Whole House Water Filter Ratings

filter-optionsWhen looking for the best whole house water filter, you need to first assess your needs based on the water that is flowing to your house. Are you trying to filter water from a well source on-property? Or do you plan to filter water from a city or municipal source?

If your water supply is from a municipal source, you need to check out what’s called a Consumer Confidence Report. This is a water report that will explain what is in the water sent to your home or business in your area.

Once you’re armed with this information, the ratings and technical information about these filtration systems will start to make more sense. If you’re looking at treating well water, you’ll probably need to screen out any sediment.

Well water is sometimes susceptible to bacterial or viral matter, such as Giardia, cryptosporidium, or any number of microscopic organisms due to the water being untreated by a municipality. Sometimes there may even be heavy metals or chemicals in well water.

If this is the case for you, you’ll need to think about employing some sort of UV system to kill off any microorganisms/bacteria/viruses in your water. The way this happens is that water moves from your well source through a section of pipe made of stainless steel. In this stainless steel section of piping will be a UV lamp. Bacterial and viral microorganisms can’t survive UV exposure, so as they flow through the pipe and are exposed to the light, they are eliminated.

If you’re treating water from a municipal source, the water is typically pre-treated at your local water works with chlorine, fluoride, or other non-natural chemicals that can sometimes cause health issues. This is also the reason your tap water may smell and/or taste of chlorine. Fortunately, these chemicals can be eliminated through a whole house water filtration system with the proper filters installed.

micron-sizeA good word to know when reading reviews is ”micron.” A micron is a unit of measure that determines the particulate size of the stuff that each type of water filter or filtration system can remove or sift through. Filtration systems usually range from 50 microns all the way down to 0.5 microns. The smaller the micron size, the smaller the particles it will filter out. Chemicals like chlorine can be filtered out with 5 micron or smaller filter. 20-50 micron filters are typically meant to filter out larger sediments and dirt and rust.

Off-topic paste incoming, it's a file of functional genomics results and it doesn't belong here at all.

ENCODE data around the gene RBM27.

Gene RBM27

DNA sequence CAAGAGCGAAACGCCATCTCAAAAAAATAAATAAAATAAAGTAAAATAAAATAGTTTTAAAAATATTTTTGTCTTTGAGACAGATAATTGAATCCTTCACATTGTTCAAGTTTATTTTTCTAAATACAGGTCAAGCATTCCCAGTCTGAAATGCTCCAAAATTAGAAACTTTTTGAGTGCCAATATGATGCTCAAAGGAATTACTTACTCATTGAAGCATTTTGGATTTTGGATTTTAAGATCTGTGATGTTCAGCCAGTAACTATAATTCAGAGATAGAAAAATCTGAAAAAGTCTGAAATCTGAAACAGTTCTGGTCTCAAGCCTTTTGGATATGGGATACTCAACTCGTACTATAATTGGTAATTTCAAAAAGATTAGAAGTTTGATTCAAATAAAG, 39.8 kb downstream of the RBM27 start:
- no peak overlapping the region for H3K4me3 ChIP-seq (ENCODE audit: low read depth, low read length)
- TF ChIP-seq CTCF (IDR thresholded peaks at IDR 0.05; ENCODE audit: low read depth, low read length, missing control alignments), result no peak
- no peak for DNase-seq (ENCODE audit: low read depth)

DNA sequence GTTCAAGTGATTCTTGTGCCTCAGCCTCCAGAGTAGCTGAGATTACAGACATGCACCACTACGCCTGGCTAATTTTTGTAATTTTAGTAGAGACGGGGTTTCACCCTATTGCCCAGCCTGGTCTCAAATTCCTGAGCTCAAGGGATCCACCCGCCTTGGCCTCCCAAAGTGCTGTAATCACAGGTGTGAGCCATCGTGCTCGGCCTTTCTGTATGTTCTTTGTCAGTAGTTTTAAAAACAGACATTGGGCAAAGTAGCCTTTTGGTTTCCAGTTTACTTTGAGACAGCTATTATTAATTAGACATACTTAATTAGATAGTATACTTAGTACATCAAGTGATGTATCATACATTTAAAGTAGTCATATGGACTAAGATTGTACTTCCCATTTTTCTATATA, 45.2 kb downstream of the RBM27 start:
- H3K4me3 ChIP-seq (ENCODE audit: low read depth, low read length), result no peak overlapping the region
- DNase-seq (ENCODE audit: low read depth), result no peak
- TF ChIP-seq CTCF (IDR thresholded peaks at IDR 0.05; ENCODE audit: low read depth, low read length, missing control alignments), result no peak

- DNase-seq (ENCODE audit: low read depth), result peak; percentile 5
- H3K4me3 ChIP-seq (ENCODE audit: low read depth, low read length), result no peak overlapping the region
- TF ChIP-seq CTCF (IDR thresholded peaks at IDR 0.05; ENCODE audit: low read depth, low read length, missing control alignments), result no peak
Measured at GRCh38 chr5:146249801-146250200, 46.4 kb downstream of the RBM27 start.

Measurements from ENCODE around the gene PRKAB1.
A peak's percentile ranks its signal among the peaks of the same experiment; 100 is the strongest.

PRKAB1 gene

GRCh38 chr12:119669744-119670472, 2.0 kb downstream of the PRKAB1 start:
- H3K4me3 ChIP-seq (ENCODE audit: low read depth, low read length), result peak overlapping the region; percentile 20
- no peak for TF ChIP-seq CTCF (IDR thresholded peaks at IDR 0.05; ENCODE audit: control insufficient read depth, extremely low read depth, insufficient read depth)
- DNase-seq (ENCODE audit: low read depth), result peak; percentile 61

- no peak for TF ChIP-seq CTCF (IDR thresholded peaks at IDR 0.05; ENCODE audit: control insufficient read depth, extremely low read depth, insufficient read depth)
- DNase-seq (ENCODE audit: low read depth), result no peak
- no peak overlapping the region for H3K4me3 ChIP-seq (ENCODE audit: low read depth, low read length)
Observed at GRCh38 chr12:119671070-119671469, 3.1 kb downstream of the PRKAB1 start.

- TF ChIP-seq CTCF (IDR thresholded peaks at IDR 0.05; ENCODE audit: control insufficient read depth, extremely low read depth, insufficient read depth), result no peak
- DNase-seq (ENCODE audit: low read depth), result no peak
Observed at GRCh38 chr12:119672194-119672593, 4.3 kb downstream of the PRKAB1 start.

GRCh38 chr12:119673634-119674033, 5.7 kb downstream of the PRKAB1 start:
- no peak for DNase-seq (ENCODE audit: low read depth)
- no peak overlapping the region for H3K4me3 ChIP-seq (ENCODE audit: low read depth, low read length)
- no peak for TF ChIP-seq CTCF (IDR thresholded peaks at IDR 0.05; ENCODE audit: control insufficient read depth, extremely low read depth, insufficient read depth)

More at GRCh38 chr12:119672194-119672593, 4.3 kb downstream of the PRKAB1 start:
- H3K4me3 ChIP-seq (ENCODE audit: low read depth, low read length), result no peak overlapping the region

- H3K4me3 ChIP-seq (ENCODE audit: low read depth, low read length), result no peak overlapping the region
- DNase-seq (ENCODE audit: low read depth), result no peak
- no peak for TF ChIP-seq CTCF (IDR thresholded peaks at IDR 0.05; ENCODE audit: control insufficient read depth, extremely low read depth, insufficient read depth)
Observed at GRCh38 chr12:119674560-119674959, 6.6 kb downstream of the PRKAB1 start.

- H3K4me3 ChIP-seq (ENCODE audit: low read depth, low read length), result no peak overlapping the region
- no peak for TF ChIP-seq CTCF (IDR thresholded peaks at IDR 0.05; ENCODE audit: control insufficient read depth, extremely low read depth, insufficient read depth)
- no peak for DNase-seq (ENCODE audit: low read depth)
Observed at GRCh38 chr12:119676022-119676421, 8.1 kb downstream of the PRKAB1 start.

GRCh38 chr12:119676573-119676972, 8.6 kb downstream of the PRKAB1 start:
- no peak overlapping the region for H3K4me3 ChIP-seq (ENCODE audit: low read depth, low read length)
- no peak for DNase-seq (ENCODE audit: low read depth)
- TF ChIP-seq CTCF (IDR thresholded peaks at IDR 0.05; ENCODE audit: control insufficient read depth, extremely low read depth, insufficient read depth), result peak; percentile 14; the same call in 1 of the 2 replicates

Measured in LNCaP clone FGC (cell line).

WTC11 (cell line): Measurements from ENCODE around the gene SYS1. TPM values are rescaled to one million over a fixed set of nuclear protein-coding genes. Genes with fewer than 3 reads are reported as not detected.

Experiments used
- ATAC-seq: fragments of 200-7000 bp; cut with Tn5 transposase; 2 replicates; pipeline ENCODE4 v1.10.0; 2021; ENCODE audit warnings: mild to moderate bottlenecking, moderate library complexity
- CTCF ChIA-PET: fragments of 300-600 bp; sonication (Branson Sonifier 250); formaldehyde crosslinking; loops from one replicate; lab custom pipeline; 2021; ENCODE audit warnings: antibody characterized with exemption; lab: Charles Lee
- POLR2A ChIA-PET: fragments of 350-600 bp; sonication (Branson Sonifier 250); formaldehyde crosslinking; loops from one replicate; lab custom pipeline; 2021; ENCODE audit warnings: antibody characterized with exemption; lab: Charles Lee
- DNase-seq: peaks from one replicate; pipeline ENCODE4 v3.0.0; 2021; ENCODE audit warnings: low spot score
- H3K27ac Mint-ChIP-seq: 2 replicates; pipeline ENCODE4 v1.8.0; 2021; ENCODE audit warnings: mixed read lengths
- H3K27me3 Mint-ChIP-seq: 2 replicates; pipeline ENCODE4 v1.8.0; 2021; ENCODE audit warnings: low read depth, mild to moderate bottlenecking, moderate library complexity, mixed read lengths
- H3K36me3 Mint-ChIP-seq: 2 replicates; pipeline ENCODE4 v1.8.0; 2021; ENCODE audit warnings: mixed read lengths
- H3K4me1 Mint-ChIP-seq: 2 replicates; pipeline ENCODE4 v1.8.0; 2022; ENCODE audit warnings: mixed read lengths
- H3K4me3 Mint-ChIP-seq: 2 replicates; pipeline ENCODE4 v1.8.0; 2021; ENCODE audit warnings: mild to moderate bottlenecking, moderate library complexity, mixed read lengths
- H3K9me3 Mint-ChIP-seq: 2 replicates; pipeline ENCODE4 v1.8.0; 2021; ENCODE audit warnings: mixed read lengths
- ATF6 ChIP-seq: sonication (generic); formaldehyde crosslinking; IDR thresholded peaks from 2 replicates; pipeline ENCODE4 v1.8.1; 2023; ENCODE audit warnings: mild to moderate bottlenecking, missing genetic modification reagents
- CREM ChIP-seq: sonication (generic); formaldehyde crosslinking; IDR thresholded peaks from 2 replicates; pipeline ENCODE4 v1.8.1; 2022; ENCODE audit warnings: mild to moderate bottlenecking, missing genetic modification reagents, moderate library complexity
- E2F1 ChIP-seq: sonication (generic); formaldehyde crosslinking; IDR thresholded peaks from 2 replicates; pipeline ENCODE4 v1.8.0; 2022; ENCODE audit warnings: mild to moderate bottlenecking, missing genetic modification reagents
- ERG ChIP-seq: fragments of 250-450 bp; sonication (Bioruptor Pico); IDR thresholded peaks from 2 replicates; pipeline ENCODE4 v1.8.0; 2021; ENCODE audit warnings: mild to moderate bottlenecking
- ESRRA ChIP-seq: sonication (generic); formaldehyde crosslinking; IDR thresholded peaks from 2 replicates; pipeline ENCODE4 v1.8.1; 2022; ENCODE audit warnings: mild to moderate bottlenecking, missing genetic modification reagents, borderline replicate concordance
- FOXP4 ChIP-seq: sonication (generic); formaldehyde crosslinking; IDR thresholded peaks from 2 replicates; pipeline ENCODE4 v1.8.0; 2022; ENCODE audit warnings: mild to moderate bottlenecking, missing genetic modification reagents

Some Other Things To Check For:

  • How large or small are the fittings and pipes for the system? Large-diameter pipes flow faster and easier, and usually help in maintaining water pressure for things like hoses and shower heads. Smaller-sized systems have their advantages as well; they don’t ‘use’ as much water, so their filters can usually be changed far less frequently.
  • Does the system take special filters or are the filter sizes and diameters more universal? Some systems may be highly rated but use very specific filter sizes, sometimes locking you to a specific company or filter type. Others have more common sizes, which is far more useful. If this is the case, it’s usually easy to switch out brands or types of filters for other kinds. This may be good in that you can then pinpoint types of adulterants to remove from your water. Or it may be possible to upgrade to beefier filters, thicker filters, or filters made with different compositions of materials…which might make said filters last longer or work better.
  • Does your system even come with a filter or fittings? Or do you have to buy them yourself?
  • How is the system installed? Some of the fancier/more expensive systems, and even cheaper systems that just happen to be fairly popular usually have a lot of YouTube videos or articles online that outline their installation. This is obviously handy if you’re going down the DIY-installation route. If not, you may be stuck with either deciphering a small piece of paper that may or may not be in English…or calling a plumber to do the dirty work for you.
  • How many people have purchased the system? This feeds off the last question. If the system has a 4-star ranking…but only a small amount of people have purchased it, then that rating is probably not as credible as one that’s been ranked by hundreds of purchasers.

Conclusion

We hope this helps you understand water filters and the many rating systems and guides for them online! Good luck with your search and your installation process!

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